Kashmiris Need to Gain Peace Post Article 370 Revocation

by August 27, 2019 0 comments

normalising-kashmir

People cannot be looked at as enemies of the State even as we score in diplomacy at G7

We may have been able to blunt the edge of the Trumpian kind of Twitter diplomacy, which blows hot and cold over the US position on Jammu and Kashmir (J&K) and is now in line with India’s argument that the Valley is our internal matter and a bilateral concern with Pakistan. But we may not be able to hold off till we get round to normalising the situation on the ground. It is the Modi 2.0’s diplomatic triumph of convincing the world, particularly the Islamic nations, that the abrogation of Article 370 was well within legal parameters of a sovereign nation, but it is equally important that the lockdown shouldn’t be prolonged so much as to trigger a debate on rights violations, denial of basic freedoms or flaunting supremacist behaviour. First, we have got to accept that an overturning of status quo that has so far defined the identity of Kashmiris and their engagement with the mainstream will but evoke unpleasant reactions, so distrust is a given. As a democracy, we should have the strength to stomach dissent and in Kashmir, allow contrarian viewpoints their space of expression if not accommodation, rather than suspect them to be enemies of the State and alienate them further.  Militarisation has only frightened the common Kashmiri, who should have been made to feel that the changeover would not affect his/her daily life but could perhaps improve it in the long run, and look at the revocation of Article 370 as an offensive assault on the right to live and the basis of a long-drawn conflict than peace. It is not just the politics but the crippling of the local economy that cannot be allowed to drag on. In the age of communication, people still have to walk up to 10 km to find a phone booth to connect with their folks over landline as mobile networks may be silent for some more time. People cannot be greeted in their own community and neighbourhood by more than 10 people as that would amount to fomenting trouble. Such is the mistrust that some stone-pelters, who are defying curfew in sporadic bursts, attacked a truck of a fellow Kashmiri, thinking it belonged to the security forces. And buying daily rations certainly doesn’t do anything for the consumerist economy. Even those are in short supply. The worst-hit are the tourist operators and apple growers. Asia’s second largest apple market at Sopore is going empty, prices have crashed and farmers find it cheaper to trash unsolds as waste than repackage them for further use. These apple farmers, already in a debt trap, have no way of clawing their way out of it. The State’s horticulture sector, too, has been hit for one cannot ensure a coordinated flow in supply-chain management. All hotel bookings have been cancelled in the festive season, when a huge inflow of domestic tourists would keep Srinagar and surrounds buzzing. Existing small and medium-scale businesses are gasping, delivery service start-ups are on the verge of a meltdown with stoppage of services, the flight of labour and in the absence of internet. Of course, the Government has promised an investors’ summit in October but it should make sure that the atmosphere exists for both investors and local entrepreneurs to feel safe in the first place and carry on business operations uninterruptedly. Or else the economic incentive will matter little in what is being perceived as an economic blockade of sorts. Anyway, given its terrain, there are limitations to long-gestation projects and, therefore, the doable sectors need to be up and running.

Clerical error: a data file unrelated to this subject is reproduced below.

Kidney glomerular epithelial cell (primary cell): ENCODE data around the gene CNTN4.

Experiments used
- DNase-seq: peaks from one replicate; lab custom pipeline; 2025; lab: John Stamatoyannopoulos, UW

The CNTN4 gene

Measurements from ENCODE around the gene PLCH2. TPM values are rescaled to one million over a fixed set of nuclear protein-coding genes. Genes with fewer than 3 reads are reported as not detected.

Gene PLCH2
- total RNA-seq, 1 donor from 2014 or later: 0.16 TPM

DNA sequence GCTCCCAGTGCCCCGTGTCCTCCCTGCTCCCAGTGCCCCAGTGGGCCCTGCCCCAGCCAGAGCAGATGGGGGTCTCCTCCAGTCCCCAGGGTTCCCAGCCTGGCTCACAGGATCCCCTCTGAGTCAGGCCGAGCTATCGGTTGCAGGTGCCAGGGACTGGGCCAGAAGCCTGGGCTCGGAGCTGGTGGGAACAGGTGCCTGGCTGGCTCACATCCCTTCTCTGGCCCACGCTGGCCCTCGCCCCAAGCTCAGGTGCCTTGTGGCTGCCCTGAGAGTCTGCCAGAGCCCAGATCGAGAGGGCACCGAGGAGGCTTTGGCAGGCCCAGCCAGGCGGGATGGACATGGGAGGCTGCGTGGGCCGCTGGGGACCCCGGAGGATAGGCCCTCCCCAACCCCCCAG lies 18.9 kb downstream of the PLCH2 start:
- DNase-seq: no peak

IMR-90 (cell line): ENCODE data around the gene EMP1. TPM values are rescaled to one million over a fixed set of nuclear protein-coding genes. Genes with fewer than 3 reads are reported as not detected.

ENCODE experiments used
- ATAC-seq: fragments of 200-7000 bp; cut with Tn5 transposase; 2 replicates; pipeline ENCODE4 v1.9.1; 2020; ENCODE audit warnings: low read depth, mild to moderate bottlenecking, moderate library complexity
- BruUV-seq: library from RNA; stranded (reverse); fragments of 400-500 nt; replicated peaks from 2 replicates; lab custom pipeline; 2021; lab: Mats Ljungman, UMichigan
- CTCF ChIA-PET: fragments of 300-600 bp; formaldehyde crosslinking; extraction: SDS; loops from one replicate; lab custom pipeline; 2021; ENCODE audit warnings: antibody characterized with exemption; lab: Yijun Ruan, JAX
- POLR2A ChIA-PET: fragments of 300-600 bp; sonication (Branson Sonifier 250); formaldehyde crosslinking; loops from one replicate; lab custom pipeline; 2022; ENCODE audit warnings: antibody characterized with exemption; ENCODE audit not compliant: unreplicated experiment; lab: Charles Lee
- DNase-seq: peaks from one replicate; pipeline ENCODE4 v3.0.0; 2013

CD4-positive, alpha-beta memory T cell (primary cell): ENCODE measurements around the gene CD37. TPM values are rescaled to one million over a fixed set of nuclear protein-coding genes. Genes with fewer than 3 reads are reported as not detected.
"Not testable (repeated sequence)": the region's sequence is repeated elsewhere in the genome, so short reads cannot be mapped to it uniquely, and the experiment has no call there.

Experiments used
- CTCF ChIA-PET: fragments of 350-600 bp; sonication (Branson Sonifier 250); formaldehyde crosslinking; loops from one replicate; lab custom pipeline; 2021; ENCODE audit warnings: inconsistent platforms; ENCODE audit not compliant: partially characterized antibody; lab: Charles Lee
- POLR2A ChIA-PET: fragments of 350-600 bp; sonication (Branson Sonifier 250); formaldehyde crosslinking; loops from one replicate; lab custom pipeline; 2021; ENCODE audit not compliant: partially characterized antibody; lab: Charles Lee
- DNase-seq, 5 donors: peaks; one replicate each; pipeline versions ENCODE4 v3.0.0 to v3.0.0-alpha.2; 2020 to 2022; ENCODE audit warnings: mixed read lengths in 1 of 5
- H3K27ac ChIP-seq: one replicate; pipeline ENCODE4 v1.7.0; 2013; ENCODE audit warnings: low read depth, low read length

Of course, there is a political vacuum that has been created with the arrest of mainline party leaders, who have for years helmed the pro-India movement, albeit serving their selfish interests too. This along with the information shutdown and fear psychosis have created a dark whirlpool that could throw the Valley into a dangerous tailspin if an attempt at empowering the locals is not made in some way, be it as encouraging an alternative leadership or facilitating local self-governance. Right now, there’s the government and the people with no filters in between and there’s all the more reason to not appear confrontational and ruin our new diplomatic paradigm.

Writer & Courtesy: The Pioneer

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